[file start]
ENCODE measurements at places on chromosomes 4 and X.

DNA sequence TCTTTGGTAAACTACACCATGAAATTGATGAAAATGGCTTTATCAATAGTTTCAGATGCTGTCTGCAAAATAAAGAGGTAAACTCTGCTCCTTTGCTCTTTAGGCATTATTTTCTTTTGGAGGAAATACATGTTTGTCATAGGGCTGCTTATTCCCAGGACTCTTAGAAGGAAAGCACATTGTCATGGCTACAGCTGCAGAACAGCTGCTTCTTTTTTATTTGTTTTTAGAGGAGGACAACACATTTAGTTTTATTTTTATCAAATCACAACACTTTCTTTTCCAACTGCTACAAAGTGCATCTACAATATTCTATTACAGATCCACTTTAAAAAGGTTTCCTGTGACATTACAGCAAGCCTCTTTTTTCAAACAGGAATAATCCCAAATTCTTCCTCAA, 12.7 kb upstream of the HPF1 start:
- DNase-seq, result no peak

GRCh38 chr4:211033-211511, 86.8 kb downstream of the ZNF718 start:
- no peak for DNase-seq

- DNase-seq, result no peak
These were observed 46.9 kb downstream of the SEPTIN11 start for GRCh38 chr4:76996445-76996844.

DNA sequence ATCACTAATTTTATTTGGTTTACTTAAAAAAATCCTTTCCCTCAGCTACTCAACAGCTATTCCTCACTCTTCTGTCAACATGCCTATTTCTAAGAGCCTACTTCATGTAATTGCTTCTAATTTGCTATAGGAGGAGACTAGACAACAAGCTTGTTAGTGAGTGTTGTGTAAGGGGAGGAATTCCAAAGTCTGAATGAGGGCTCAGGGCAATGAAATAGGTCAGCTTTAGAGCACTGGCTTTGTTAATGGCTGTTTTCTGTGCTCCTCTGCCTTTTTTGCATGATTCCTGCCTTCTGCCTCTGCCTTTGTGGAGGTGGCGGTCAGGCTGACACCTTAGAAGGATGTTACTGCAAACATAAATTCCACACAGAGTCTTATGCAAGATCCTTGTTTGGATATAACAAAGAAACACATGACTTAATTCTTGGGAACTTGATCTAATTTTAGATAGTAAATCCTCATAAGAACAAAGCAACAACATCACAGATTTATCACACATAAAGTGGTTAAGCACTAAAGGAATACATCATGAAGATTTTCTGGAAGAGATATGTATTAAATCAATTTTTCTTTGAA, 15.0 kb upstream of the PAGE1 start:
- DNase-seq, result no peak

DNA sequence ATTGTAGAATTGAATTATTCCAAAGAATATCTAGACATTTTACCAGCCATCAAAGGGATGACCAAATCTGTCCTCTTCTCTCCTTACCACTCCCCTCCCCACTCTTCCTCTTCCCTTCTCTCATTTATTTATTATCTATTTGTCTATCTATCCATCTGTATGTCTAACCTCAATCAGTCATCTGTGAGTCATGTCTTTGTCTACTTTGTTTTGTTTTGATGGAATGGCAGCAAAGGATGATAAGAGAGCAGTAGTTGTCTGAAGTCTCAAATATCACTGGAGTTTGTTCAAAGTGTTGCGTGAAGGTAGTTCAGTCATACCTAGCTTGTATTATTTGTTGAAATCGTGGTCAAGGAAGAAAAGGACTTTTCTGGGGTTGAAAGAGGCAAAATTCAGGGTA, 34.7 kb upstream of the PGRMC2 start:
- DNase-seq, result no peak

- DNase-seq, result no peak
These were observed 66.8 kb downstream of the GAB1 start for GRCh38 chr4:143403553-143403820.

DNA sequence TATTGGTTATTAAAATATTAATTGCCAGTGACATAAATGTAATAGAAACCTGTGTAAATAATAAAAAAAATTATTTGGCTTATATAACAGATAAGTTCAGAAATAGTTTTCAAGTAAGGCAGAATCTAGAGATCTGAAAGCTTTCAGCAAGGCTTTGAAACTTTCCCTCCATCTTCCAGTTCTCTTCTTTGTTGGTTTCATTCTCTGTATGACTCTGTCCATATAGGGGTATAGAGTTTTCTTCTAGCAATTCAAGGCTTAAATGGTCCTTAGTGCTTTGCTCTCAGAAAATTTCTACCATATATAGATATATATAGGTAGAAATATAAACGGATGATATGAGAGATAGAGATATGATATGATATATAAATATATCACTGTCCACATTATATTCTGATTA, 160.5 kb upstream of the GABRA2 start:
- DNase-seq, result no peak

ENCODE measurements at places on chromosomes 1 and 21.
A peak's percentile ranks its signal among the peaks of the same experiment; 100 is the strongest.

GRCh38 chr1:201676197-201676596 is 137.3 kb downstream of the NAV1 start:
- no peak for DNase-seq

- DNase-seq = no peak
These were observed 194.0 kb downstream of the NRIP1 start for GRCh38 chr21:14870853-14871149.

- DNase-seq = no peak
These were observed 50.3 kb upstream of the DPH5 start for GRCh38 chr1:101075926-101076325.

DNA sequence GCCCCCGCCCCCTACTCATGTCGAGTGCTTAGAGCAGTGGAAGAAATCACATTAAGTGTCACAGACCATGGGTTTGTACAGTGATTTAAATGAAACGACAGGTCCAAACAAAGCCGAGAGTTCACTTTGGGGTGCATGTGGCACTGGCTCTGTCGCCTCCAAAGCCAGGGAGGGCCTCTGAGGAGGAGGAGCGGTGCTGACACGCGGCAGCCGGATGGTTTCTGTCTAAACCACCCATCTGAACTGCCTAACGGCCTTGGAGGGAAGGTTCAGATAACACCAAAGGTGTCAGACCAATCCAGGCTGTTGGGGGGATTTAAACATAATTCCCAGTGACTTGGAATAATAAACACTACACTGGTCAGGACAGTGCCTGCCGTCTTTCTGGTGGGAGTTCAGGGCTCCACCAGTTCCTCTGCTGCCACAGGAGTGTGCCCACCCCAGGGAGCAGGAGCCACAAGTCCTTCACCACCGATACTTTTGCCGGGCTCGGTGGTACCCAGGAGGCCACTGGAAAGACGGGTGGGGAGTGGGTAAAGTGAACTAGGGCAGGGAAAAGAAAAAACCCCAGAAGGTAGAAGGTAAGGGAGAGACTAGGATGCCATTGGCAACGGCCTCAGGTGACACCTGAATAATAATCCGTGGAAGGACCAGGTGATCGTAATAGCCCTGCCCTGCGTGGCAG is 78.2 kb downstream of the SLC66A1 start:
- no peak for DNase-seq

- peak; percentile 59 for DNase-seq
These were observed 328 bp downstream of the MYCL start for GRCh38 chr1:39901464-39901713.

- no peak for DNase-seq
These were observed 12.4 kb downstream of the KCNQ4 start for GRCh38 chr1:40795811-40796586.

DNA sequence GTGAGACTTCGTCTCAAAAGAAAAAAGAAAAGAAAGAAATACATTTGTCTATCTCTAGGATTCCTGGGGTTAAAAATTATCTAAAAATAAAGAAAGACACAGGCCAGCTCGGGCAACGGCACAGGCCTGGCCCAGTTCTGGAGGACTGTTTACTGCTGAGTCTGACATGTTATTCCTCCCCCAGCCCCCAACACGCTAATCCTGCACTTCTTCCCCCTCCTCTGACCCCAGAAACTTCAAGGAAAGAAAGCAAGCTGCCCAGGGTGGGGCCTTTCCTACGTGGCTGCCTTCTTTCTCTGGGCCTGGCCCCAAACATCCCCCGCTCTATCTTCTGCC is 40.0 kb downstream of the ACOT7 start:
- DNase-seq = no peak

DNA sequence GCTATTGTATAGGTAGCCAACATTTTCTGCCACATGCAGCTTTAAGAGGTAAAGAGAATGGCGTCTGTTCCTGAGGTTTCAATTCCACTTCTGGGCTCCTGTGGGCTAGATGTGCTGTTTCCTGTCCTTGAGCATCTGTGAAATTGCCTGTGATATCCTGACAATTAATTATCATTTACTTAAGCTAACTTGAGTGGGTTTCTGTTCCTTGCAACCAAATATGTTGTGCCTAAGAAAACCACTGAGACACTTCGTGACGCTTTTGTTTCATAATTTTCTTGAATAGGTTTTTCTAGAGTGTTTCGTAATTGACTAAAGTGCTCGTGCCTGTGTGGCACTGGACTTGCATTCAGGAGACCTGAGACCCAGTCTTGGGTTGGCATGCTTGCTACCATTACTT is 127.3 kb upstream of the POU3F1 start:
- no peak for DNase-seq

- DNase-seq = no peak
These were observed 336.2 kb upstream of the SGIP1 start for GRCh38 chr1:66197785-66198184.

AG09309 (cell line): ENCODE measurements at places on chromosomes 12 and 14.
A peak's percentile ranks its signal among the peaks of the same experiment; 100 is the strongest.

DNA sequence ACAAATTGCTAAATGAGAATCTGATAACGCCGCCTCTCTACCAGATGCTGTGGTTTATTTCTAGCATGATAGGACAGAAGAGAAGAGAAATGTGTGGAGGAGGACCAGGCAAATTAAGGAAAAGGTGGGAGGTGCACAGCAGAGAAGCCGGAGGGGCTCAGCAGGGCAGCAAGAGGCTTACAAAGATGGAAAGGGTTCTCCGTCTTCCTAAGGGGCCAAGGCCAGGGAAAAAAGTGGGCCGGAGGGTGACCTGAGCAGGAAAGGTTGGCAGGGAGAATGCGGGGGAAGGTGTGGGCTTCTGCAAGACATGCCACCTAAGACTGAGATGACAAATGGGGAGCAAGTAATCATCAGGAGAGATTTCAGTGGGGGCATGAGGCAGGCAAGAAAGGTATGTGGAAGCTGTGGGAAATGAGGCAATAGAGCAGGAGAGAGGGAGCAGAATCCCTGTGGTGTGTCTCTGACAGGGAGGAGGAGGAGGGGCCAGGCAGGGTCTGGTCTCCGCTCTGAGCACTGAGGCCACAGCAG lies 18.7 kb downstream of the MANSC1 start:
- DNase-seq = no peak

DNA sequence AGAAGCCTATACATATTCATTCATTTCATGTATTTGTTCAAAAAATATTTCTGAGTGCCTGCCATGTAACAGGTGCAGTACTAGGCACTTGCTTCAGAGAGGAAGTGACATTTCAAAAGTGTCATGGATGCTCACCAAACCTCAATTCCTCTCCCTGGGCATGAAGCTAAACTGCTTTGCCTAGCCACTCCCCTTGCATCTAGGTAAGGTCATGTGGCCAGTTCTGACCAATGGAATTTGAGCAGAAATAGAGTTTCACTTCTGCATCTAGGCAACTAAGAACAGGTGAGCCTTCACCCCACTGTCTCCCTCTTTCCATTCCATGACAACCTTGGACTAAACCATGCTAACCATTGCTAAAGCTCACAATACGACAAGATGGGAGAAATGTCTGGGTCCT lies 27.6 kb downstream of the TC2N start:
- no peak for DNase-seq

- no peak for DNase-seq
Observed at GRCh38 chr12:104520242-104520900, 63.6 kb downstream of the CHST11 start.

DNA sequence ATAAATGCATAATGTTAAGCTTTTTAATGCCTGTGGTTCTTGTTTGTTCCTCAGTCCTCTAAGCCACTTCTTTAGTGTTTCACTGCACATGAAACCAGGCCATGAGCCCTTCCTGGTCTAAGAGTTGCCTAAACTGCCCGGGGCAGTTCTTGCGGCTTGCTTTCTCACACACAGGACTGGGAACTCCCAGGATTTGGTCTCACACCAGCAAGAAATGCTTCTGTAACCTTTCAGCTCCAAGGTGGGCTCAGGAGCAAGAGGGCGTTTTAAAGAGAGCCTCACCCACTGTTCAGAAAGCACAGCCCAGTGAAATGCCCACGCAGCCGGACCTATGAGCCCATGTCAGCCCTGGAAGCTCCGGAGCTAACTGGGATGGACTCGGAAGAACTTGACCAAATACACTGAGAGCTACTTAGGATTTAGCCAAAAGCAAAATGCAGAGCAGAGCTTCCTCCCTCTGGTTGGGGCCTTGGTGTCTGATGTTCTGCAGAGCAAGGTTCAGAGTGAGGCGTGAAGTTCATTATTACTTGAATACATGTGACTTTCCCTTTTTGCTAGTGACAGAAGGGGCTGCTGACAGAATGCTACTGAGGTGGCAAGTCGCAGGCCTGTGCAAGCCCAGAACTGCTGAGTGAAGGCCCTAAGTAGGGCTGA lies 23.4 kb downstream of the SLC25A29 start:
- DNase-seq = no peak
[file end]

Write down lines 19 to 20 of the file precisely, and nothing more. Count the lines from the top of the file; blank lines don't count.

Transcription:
- no peak for DNase-seq

- DNase-seq = no peak